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Kerry sets out N Korea talks offer

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US secretary of state John Kerry greets Japanese foreign minister Fumio Kishida (AP)

US secretary of state John Kerry greets Japanese foreign minister Fumio Kishida (AP)

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South Korean members of the Abductees Family Association hold an anti-North Korea rally in Seoul (AP)

South Korean members of the Abductees Family Association hold an anti-North Korea rally in Seoul (AP)

AP

Visitors use binoculars to watch North Korean territory at the unification observation post (AP)

Visitors use binoculars to watch North Korean territory at the unification observation post (AP)

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John Kerry delivers remarks to US Embassy staff shortly before leaving Seoul, South Korea (AP/Paul J Richards)

John Kerry delivers remarks to US Embassy staff shortly before leaving Seoul, South Korea (AP/Paul J Richards)

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A South Korean soldier guards Unification Bridge near the border village of Panmunjom, South Korea (AP)

A South Korean soldier guards Unification Bridge near the border village of Panmunjom, South Korea (AP)

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North Korean female soldiers watch on the river bank of the North Korean town of Sinuiju, opposite to the Chinese border city of Dandong (AP)

North Korean female soldiers watch on the river bank of the North Korean town of Sinuiju, opposite to the Chinese border city of Dandong (AP)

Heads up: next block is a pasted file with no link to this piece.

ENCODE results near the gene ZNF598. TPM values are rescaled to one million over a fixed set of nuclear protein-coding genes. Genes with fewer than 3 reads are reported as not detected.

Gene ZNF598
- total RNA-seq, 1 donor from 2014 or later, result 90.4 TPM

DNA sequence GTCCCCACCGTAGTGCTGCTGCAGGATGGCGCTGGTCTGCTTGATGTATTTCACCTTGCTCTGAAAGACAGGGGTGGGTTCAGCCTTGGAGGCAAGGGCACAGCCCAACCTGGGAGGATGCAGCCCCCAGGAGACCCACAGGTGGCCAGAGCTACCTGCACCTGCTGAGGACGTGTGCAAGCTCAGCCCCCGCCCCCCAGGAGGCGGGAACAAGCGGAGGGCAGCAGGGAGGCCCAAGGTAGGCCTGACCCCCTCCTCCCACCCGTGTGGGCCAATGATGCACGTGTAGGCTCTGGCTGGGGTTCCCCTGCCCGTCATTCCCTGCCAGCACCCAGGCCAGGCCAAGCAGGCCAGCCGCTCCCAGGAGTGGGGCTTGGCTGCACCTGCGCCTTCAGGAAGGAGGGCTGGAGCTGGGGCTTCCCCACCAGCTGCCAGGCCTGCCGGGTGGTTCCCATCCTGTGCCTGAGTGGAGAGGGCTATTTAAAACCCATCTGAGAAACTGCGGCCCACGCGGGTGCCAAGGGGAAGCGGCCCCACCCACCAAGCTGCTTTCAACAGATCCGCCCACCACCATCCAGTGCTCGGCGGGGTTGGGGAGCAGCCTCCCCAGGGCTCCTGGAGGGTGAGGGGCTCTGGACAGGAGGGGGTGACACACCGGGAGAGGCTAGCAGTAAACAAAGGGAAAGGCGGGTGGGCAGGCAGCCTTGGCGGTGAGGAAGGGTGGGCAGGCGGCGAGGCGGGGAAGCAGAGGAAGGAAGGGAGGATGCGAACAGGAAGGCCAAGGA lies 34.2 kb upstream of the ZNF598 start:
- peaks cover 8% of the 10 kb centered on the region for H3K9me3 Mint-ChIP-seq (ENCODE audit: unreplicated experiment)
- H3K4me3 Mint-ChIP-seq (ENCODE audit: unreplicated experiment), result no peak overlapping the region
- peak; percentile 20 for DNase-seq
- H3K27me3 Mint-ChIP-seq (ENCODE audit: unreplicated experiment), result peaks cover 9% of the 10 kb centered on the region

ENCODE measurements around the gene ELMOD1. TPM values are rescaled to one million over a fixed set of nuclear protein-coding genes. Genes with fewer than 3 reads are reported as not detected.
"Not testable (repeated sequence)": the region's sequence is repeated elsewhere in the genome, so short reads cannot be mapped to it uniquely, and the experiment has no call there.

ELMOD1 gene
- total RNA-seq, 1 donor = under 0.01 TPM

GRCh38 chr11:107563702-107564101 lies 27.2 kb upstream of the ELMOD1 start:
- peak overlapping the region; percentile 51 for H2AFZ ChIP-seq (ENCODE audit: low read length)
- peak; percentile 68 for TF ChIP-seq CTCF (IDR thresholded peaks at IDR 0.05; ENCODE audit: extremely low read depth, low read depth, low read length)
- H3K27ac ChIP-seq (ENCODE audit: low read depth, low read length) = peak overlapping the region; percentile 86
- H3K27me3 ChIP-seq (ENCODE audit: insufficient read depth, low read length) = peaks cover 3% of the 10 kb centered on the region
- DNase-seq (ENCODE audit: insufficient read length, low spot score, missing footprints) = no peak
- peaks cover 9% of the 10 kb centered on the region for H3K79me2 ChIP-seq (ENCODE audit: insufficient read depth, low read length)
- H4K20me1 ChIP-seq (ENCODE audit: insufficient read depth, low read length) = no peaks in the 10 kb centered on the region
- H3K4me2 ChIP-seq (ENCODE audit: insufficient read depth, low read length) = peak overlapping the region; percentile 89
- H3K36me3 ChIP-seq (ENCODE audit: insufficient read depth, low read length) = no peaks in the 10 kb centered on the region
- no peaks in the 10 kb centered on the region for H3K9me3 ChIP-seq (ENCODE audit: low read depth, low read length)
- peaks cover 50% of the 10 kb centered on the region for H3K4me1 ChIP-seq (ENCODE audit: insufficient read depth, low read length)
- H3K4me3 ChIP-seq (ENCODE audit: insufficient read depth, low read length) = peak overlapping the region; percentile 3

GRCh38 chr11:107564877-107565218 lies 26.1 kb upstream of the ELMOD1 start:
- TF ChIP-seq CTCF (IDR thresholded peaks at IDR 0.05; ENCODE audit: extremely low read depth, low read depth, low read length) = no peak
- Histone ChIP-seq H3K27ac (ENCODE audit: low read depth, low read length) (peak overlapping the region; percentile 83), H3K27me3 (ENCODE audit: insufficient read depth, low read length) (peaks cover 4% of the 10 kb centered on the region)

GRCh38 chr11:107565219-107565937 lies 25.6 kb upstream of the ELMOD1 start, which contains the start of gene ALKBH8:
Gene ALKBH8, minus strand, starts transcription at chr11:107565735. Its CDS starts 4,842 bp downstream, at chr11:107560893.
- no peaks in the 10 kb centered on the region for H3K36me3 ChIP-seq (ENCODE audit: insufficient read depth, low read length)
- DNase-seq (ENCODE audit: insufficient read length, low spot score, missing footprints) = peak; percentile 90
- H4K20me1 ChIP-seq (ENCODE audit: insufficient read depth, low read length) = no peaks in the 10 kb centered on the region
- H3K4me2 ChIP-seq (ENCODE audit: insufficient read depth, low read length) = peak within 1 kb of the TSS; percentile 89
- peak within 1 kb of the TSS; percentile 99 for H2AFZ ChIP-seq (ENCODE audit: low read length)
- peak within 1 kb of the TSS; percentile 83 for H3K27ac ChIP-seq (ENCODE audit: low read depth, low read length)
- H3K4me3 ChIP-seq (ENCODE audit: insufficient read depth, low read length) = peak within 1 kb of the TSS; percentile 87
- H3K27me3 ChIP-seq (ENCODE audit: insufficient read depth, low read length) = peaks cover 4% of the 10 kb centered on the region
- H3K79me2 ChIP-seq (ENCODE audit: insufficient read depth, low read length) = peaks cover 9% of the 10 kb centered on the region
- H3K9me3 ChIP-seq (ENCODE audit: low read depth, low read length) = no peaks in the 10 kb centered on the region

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US army soldiers drive armored vehicles during annual military drills in Yeoncheon, South Korea, near the border with North Korea (AP)

US army soldiers drive armored vehicles during annual military drills in Yeoncheon, South Korea, near the border with North Korea (AP)

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US secretary of state John Kerry greets Japanese foreign minister Fumio Kishida (AP)

The United States and Japan have offered new talks with North Korea to resolve the increasingly dangerous stand-off over its nuclear and missile programmes, but said the reclusive communist government first must lower tensions and honour previous agreements.

North Korea has a clear course of action available to it, and will find "ready partners" in the United States if it follows through, secretary of state John Kerry told reporters.

Japan's foreign minister, Fumio Kishida, who appeared with Mr Kerry at a news conference, was more explicit, saying that North Korea must honour its commitment to earlier deals regarding its nuclear and missile programmes and on returning kidnapped foreigners.

The officials agreed on the need to work towards a nuclear-free North Korea and opened the door to direct talks if certain conditions are met.

Their comments highlight the difficulty in resolving the North Korean nuclear situation in a peaceful manner, as pledged by Mr Kerry and Chinese leaders in Beijing on Saturday. Gaining China's commitment, Mr Kerry insisted, was no small matter given Beijing's historically strong military and economic ties to North Korea.

The issue has taken on fresh urgency in recent months, given North Korea's tests of a nuclear device and intercontinental ballistic missile technology, and its increasingly brazen threats of nuclear strikes against the United States.

US and South Korean officials believe the North may deliver another provocation in the coming days with a mid-range missile test.

"The question," Mr Kerry said, "is what steps do you take now so we are not simply repeating the cycle of the past years." That was a clear reference to the various negotiated agreements and UN Security Council ultimatums that North Korea has violated since the 1990s.

"We have to be careful and thoughtful and frankly not lay out publicly all the options," Mr Kerry said.

Given their proximity and decades of hostility and distrust, Japan and South Korea have the most to fear from the North's unpredictable actions. Mr Kerry said the US would defend both its allies at all cost.

PA Media